Three Forks Voice - Connect With Your Community!

By Jack H. Smith
Three Forks Voice 

Commissioners place justice center bond on ballot


August 14, 2019

Pictured is an artist rendering of the proposed Law and Justice Center. Courtesy photo

The Gallatin County Commissioners voted 3-0 Monday to place a $59 million bond to replace the current Law and Justice Center on the November ballot. The new county facility would house the Gallatin County Sheriff's Office, Victim Services, Justice Court, District Court, Youth Court, County Attorney's Office, records and the Clerk of District Court's Office.

Gallatin County Commissioner Scott MacFarlane said Tuesday the new Law and Justice Center is only for county business. He also wanted to clear up any confusion with the new Public Safety Center that was approved by City of Bozeman voters last November and said the proposed center will only house offices that serve all residents of Gallatin County.

MacFarlane said the building was originally a school and when the county took possession of the location, they knew they would need to build a more appropriate facility. County officials feel the building has long outlived its purpose and greatly needs upgraded for the safety of citizens and the people who work there and will fit the needs of the growing community for decades to come.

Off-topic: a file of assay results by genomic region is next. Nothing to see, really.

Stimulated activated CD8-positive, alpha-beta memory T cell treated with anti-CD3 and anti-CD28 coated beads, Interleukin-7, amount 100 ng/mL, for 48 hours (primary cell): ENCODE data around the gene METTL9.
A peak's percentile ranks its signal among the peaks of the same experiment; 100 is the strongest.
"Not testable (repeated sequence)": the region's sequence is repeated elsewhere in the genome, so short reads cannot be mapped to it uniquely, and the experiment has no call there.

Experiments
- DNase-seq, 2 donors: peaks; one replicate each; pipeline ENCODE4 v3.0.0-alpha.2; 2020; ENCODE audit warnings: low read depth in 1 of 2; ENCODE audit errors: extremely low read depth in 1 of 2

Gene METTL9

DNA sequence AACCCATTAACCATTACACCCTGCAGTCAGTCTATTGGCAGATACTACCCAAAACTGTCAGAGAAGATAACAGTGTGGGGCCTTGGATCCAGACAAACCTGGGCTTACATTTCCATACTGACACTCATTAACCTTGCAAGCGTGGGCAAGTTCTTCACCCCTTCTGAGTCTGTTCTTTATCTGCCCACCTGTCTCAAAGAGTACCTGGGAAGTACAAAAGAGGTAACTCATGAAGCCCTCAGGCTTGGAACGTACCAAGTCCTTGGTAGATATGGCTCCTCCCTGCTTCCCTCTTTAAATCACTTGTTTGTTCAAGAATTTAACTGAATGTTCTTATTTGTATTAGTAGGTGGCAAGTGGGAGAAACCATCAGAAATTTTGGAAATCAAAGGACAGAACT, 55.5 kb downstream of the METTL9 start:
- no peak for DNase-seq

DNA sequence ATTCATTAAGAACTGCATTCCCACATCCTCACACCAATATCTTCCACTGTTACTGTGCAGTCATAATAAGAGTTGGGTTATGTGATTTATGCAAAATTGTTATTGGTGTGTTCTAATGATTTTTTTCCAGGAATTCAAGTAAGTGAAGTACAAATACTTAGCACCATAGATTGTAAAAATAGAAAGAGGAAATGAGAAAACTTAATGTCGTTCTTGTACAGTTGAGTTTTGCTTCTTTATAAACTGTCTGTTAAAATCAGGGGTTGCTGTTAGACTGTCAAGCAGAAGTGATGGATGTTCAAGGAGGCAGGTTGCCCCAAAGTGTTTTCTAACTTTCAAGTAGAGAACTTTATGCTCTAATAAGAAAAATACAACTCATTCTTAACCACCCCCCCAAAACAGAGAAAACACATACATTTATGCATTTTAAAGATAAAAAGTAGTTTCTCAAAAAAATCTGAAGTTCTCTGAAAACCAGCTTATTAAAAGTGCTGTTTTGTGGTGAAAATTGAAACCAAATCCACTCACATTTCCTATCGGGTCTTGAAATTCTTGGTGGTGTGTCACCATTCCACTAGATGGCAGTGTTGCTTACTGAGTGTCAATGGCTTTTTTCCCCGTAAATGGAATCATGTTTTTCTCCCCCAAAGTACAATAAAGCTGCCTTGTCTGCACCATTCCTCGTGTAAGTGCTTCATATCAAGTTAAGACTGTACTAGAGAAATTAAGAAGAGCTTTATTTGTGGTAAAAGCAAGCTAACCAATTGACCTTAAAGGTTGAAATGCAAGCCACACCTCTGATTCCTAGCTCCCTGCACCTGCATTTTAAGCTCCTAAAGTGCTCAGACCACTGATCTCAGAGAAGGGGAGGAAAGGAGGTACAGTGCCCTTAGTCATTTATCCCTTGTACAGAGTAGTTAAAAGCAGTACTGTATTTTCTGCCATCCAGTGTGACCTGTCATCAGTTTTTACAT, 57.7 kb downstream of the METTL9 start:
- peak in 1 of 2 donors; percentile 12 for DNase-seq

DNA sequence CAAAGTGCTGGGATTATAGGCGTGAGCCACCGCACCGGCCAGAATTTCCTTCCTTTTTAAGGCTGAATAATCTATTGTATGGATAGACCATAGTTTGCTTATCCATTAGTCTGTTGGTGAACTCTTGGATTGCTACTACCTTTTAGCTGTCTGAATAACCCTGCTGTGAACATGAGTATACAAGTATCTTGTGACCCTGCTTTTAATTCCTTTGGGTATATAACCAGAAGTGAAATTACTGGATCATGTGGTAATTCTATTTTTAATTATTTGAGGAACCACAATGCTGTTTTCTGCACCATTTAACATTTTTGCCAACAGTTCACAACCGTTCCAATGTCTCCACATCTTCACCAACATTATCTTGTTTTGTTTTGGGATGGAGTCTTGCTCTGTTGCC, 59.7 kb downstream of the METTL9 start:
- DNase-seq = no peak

MacFarlane addressed safety concerns in the current location and said it is one of the biggest components of the new facility. He said when the Sheriff's Office is transporting someone in custody in the current site they have to walk by the public and possible victims in the hallway and this is not ideal for anyone.

Commissioner Scott MacFarlane

The new Law and Justice Center would include four District Court courtrooms, and unfinished space that can later be turned into a fifth District Court courtroom. There are currently only three District Court courtrooms and no space for an additional judge.

The annual estimated tax for the bond for a home valued at $200,000 would be $34.10. County officials have stated this number would decrease over the years as Gallatin County grows and there are more taxpayers to share the responsibility to pay for the center.

MacFarlane said a similar bond has failed twice in the past and they will be getting out in the public soon to share more information about the issue and clearing up any confusion with the bond issue passed by voters in Bozeman.


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